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, trish dervin career coach
What’s It Worth?
I ran across an article years ago that comes to mind often when I hear of executives and managers trying to create talent rather than develop talent their team members already possess,
Who does this remind you of?
Once upon a time, there were 4 animals. They decided they should achieve something big and meaningful in their lives. So they organized a sports team that is they won the competition, they would donate proceeds to a local charity. The team activities consisted of running, climbing, swimming, and flying. Each of the animals, a duck, a rabbit, a squirrel, and an eagle, took on the challenge of learning each activity.
Well, the duck was an excellent swimmer, but he did not do so well in flying and was a poor runner. Since he was slow at running, he was pulled from swimming and had to focus his efforts on running. This caused his web feet to be badly worn, so that he was only average at swimming.
The rabbit started at the top of the team in running, but developed a nervous twitch in his leg muscles because of so much make-up work in swimming.
The squirrel was excellent in climbing, but he encountered constant frustration in flying because his coach made him start from the ground up instead of from the treetop down. Hence, he did not do well in climbing and running because he was exhausted,
The eagle…was a problem child that was a non-conformist. He didn’t see the big picture. In climbing, he beat all of the others, but he used his own way to get there.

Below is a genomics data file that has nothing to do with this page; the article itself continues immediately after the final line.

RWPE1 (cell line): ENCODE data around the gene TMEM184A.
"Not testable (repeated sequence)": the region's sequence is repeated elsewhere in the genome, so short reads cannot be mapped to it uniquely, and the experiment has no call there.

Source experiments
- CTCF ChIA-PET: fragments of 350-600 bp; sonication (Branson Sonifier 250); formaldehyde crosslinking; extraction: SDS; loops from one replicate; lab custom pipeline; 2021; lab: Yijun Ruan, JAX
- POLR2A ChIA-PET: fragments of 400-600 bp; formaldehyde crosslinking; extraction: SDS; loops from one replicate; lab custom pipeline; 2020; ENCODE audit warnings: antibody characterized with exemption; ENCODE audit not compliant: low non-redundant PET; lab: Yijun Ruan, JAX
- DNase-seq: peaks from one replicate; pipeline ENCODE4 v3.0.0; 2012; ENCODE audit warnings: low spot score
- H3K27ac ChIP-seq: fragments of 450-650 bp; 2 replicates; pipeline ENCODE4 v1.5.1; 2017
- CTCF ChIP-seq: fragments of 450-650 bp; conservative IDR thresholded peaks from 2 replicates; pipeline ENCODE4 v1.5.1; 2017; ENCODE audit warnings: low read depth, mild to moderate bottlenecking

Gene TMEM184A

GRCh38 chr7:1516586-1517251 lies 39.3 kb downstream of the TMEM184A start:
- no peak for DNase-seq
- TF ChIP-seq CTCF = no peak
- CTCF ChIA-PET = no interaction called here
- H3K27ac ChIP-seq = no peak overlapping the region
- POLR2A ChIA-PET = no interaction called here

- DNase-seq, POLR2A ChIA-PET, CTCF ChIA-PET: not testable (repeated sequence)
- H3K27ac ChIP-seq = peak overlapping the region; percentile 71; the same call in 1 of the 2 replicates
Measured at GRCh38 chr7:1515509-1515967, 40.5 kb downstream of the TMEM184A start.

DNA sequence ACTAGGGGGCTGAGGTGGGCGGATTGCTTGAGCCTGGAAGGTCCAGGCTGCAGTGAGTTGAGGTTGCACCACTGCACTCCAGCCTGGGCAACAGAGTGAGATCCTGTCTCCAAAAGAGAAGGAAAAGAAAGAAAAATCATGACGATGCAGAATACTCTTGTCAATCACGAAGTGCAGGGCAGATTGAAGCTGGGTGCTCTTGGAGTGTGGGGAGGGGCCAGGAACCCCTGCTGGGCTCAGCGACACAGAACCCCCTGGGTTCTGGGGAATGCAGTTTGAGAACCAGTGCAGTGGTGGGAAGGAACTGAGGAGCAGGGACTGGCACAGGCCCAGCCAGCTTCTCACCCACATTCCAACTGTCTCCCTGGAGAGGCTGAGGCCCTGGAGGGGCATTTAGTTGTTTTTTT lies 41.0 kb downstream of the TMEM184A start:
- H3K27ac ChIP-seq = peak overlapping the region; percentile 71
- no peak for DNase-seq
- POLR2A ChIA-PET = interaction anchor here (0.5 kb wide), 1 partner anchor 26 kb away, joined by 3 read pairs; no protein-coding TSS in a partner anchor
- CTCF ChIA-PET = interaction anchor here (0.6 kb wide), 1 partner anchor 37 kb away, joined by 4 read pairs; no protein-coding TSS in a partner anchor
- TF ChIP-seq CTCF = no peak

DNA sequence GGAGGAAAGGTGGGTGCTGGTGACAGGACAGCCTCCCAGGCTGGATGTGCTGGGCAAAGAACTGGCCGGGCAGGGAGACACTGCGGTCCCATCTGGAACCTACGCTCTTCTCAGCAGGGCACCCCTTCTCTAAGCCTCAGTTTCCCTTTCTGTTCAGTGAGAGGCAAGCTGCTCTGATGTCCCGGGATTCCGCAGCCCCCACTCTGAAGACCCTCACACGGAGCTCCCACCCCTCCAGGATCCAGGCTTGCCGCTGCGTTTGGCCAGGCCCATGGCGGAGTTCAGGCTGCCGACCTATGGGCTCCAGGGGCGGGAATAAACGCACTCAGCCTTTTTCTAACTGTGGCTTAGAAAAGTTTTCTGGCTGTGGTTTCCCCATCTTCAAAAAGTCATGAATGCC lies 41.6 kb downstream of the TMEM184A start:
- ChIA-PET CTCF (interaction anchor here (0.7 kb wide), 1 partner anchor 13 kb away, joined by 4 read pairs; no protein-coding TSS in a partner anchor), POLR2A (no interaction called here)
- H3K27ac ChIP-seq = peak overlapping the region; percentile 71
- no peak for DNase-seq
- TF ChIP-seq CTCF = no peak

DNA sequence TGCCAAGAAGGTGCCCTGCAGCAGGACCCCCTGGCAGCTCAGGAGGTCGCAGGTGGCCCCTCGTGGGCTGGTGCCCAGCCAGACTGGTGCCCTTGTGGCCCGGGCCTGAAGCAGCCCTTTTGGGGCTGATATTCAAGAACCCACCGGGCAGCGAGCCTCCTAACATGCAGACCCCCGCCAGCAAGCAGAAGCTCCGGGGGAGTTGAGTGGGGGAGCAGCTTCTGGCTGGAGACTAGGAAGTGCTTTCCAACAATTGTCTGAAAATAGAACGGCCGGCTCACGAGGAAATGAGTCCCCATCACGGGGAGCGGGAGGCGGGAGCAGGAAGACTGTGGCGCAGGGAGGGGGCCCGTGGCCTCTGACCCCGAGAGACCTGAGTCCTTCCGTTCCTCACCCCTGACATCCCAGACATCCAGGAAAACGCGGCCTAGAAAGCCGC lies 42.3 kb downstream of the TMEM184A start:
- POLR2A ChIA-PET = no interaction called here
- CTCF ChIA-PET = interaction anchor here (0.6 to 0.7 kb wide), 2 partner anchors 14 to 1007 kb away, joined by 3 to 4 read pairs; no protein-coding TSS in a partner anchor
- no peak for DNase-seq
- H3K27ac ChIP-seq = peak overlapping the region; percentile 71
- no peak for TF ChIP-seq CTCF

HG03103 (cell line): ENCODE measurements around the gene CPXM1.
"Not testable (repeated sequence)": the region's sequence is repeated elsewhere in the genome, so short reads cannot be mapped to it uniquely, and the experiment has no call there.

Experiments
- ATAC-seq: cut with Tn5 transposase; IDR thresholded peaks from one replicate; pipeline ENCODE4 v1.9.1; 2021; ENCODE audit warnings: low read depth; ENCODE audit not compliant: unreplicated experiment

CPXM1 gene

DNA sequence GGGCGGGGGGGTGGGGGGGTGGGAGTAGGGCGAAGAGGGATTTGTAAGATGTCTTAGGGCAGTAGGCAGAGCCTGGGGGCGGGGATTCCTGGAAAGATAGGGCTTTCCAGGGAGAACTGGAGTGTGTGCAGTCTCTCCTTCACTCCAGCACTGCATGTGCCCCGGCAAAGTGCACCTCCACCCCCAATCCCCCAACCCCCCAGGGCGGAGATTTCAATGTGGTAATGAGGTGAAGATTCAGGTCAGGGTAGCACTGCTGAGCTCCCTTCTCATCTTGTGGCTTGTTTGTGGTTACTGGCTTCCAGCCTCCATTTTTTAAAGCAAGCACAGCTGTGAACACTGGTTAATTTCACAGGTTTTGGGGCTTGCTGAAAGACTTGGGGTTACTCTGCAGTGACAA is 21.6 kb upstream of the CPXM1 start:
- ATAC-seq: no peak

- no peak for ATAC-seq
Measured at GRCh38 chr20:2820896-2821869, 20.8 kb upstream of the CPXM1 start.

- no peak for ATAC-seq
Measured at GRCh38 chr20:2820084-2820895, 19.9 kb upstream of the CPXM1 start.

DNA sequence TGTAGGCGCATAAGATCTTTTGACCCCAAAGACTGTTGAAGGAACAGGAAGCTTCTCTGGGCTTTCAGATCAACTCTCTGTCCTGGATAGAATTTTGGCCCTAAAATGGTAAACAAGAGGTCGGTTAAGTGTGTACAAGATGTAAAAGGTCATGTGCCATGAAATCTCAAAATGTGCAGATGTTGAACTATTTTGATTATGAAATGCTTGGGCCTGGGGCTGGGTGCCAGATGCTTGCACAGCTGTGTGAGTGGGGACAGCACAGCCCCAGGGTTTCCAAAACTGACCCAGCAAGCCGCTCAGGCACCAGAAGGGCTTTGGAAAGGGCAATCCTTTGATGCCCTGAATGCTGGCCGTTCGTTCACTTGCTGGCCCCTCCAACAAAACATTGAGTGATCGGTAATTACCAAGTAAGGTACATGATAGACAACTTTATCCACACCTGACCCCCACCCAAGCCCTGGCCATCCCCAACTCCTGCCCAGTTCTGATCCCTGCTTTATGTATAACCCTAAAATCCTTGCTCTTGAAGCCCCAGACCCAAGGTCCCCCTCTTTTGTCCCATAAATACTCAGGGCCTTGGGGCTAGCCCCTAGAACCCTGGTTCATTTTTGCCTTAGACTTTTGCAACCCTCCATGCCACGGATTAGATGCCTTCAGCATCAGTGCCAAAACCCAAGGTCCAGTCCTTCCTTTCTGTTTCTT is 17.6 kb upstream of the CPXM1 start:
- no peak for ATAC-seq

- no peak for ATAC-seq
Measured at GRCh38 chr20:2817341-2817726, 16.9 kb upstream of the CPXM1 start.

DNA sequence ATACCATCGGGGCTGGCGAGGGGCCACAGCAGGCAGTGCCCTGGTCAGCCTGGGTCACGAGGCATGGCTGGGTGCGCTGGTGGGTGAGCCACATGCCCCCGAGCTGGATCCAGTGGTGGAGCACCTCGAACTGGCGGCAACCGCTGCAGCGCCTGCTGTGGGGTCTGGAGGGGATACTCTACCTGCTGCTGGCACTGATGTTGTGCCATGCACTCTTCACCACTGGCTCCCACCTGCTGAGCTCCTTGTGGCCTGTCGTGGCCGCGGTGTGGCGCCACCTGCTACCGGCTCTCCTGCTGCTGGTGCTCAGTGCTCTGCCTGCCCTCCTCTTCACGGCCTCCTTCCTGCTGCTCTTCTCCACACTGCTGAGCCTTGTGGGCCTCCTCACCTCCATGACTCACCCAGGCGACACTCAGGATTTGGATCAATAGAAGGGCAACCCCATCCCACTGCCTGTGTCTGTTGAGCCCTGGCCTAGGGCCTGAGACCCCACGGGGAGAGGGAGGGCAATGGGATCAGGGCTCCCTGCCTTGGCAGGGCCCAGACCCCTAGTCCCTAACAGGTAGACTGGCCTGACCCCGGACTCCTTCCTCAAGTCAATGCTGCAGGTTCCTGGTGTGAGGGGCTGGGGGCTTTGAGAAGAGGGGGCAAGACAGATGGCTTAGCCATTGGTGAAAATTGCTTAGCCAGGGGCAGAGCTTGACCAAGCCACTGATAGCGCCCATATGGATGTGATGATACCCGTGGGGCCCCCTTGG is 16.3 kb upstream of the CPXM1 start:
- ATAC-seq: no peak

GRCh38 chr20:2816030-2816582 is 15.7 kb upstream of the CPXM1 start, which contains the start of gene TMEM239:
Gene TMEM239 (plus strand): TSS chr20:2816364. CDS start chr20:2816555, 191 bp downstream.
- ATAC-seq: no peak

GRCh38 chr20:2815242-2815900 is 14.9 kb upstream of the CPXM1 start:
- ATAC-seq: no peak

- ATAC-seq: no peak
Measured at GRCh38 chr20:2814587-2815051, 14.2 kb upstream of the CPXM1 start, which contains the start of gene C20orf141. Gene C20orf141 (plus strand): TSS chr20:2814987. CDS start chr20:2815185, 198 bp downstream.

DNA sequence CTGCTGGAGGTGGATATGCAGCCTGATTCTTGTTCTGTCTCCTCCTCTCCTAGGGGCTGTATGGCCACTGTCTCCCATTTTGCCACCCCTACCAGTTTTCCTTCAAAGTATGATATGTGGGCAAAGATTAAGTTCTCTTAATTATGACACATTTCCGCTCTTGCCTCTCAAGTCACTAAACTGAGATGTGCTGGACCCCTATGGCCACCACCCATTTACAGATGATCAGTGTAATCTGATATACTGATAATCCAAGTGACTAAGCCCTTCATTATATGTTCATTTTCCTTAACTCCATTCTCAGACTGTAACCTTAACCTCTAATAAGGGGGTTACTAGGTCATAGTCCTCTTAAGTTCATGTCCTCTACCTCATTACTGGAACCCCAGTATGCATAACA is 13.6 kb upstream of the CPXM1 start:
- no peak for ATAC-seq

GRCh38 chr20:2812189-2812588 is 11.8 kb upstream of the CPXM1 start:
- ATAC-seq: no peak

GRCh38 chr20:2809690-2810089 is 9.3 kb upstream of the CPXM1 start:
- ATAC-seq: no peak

The moral of the story is this. Each animal has its own skills and talents if encouraged to exercise those gifts, a greater contribution to the overall performance of the team would be realized. By NOT building on strengths and focusing on weaknesses instead, individuals begin to feel less of a contributor, which leads to feelings of failure, which leads to low morale and turnover. We all know the cost of hiring, training, and opportunity cost of good talent gone bad!
A GREAT team, like the one on the left, is one that has a shared vision and common goals beginning with the leader and expanding across the entire team. The leader knows how to choose the right person for the right position on the team. As one of my clients says- “The right seat on the bus”! This is how you realize record results from your team.
Patrick Lencioni, best-selling author of The Five Dysfunctions Of A Team, has a checklist for building a cohesive team:
1. The team is small enough to be effective 3-10 members
2. There is genuine trust among them
3. Members regularly engage in productive conflict
4. Meetings result in clear-cut action items and commitment to meet objectives
5. Each member holds one another accountable
6. Leaders are focused on the team versus their own agendas
So- what’s it worth to you to develop a cohesive team with a strong foundation of trust and build on the strengths of each team member?
I’d like to hear. Send me an email to provide feedback or ask questions. Maybe I can help!
Trish Dervin, CELDC, CCMC
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